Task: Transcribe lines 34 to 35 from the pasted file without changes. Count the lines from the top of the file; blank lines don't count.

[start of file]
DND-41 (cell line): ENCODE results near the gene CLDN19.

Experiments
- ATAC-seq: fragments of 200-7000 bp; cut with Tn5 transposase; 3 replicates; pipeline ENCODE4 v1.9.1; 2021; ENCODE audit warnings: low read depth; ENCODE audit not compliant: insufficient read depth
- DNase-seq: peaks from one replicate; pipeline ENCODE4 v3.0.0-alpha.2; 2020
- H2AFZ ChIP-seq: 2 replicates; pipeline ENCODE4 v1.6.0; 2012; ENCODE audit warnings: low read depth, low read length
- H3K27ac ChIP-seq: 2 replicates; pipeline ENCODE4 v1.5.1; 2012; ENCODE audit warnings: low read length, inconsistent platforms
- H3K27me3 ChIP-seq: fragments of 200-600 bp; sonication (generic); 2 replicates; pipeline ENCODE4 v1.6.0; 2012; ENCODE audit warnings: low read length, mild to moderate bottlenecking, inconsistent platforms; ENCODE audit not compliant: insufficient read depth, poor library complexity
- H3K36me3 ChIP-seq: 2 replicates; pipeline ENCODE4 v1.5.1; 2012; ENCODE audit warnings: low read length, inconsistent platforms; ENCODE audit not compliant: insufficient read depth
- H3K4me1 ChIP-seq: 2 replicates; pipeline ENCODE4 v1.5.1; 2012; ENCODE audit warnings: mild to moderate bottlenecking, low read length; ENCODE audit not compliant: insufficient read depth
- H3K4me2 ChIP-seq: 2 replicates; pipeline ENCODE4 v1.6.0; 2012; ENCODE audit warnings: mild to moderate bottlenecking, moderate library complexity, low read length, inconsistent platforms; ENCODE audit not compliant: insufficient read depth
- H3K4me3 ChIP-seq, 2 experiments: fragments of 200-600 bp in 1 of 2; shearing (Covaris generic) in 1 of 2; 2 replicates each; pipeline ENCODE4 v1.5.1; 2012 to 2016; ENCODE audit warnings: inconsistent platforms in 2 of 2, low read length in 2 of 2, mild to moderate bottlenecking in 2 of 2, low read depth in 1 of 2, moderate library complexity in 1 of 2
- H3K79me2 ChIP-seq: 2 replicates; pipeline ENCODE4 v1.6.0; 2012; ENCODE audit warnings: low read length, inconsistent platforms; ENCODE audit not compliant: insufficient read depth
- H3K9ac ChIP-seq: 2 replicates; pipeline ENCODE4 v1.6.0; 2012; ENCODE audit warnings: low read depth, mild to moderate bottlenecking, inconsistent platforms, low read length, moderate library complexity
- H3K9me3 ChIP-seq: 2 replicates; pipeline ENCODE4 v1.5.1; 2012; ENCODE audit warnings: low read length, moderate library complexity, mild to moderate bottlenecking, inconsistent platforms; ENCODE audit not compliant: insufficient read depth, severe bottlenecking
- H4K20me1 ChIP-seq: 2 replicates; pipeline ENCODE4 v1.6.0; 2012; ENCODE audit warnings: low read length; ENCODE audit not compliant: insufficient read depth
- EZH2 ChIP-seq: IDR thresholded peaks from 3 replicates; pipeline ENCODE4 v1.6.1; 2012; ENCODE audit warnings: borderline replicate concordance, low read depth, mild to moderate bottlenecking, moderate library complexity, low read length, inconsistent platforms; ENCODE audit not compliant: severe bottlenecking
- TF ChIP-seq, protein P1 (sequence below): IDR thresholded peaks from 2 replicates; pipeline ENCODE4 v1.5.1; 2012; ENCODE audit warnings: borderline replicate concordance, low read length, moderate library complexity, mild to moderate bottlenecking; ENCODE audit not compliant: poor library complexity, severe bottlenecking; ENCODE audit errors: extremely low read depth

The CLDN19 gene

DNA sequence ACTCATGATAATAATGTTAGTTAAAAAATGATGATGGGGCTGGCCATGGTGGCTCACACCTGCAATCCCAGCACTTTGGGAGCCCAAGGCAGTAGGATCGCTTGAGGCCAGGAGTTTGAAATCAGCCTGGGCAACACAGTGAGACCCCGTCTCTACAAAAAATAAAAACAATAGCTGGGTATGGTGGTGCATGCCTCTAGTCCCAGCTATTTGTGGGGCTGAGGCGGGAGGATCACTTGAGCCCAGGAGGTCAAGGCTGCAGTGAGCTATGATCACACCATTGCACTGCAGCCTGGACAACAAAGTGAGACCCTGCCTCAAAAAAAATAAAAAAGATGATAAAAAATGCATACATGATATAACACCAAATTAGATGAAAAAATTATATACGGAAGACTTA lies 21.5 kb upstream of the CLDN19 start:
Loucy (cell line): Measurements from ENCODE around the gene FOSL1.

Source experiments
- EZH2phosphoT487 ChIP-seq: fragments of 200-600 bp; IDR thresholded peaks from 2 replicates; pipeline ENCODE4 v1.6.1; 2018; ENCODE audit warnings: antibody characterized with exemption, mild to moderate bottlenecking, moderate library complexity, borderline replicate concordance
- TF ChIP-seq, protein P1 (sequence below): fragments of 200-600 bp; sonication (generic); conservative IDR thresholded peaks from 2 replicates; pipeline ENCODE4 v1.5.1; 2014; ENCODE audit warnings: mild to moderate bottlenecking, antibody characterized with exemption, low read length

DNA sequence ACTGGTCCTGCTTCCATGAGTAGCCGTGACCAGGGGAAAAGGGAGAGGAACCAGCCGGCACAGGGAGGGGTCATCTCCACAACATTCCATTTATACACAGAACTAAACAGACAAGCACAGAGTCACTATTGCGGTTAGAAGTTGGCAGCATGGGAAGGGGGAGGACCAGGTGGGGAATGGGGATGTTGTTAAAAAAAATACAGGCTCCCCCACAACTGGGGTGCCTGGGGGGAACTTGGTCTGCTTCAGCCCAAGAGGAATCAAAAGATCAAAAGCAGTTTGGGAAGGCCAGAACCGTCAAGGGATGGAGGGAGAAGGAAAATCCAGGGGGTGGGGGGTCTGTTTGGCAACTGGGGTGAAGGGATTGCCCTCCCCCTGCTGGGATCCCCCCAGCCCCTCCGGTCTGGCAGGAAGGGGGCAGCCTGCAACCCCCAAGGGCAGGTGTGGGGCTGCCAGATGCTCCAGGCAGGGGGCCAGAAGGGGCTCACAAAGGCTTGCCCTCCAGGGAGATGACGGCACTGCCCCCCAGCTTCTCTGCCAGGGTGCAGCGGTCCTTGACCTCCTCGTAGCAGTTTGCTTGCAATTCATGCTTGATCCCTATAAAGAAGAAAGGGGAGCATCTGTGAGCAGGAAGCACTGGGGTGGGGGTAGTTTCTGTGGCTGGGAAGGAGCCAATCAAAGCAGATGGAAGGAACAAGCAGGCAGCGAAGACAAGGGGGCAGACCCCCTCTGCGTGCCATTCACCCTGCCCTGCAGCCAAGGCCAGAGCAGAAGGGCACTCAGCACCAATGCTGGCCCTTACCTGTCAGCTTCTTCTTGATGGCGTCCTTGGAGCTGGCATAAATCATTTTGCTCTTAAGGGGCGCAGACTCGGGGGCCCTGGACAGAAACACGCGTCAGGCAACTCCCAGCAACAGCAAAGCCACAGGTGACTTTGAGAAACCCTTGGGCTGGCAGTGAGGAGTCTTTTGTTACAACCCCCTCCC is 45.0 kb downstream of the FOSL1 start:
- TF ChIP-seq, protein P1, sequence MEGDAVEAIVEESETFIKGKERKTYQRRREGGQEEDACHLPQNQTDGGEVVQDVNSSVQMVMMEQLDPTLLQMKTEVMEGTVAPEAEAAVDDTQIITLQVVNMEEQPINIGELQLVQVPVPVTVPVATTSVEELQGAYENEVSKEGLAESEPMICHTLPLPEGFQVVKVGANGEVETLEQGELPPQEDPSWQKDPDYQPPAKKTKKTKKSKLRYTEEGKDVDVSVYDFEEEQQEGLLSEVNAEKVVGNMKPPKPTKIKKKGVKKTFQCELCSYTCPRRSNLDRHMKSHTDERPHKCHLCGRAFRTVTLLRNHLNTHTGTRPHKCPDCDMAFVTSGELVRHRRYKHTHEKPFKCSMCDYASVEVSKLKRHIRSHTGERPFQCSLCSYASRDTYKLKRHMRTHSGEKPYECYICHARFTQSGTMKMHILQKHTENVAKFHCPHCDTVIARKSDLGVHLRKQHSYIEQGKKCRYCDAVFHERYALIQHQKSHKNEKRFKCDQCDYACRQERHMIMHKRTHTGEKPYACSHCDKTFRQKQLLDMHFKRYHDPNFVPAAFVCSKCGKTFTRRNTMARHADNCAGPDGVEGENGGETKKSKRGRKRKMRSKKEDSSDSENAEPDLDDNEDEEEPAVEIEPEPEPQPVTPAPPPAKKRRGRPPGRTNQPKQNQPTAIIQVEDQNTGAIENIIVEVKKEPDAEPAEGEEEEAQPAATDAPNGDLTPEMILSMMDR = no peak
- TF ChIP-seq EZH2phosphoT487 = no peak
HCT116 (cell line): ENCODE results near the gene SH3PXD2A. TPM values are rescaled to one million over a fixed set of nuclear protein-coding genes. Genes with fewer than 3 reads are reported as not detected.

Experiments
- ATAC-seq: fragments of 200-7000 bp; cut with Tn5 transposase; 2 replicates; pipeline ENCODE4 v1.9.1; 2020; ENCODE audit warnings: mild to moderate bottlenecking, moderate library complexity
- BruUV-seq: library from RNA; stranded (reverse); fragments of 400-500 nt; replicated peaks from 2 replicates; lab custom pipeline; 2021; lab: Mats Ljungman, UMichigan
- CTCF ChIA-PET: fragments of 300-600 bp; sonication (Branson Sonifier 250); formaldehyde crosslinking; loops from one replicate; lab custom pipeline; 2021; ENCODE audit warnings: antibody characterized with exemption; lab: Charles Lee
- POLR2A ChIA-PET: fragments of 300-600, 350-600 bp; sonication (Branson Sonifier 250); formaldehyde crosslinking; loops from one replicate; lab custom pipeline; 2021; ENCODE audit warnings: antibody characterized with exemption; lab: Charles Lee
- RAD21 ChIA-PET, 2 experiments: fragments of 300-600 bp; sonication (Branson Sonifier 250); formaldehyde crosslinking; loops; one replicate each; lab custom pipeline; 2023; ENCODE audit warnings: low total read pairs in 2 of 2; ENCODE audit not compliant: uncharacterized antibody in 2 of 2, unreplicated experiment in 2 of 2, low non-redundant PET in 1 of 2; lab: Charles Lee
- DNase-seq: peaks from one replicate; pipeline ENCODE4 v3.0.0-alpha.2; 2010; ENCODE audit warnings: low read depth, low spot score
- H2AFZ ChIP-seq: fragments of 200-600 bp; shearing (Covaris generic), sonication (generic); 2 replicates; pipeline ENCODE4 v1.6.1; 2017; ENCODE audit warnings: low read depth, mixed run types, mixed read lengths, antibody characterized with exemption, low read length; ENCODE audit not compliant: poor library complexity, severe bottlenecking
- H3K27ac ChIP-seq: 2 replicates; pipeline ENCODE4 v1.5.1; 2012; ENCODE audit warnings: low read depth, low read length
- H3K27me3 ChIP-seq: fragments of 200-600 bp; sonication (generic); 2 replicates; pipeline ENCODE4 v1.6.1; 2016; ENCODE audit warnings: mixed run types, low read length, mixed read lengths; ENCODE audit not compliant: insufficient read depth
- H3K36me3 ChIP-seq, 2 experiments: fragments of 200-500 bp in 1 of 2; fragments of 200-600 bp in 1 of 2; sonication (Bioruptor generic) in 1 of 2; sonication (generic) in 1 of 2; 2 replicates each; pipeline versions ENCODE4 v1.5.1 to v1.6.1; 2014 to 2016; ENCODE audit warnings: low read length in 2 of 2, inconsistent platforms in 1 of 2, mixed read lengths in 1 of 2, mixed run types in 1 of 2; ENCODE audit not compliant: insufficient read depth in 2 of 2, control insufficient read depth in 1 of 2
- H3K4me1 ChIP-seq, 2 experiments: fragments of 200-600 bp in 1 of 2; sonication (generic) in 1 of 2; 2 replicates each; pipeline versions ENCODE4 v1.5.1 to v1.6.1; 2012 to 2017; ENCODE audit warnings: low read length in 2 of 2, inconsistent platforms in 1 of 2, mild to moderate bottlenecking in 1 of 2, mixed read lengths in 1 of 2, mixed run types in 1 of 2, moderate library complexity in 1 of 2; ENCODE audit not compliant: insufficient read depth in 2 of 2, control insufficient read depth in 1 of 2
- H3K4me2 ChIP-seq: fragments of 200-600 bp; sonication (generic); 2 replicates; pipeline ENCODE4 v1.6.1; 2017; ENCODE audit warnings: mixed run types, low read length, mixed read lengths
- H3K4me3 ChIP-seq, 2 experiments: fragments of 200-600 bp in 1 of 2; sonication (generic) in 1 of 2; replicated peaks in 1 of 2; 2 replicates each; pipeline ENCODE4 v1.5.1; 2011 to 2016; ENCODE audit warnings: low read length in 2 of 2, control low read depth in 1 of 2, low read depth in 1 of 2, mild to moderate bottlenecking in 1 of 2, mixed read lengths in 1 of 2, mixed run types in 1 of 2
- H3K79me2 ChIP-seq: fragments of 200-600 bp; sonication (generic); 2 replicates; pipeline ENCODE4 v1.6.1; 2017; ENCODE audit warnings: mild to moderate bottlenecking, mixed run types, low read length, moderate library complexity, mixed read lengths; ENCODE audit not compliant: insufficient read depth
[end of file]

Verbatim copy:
- DNase-seq: peaks from one replicate; pipeline ENCODE4 v3.0.0-alpha.2; 2010; ENCODE audit warnings: low read depth, low spot score
- H2AFZ ChIP-seq: fragments of 200-600 bp; shearing (Covaris generic), sonication (generic); 2 replicates; pipeline ENCODE4 v1.6.1; 2017; ENCODE audit warnings: low read depth, mixed run types, mixed read lengths, antibody characterized with exemption, low read length; ENCODE audit not compliant: poor library complexity, severe bottlenecking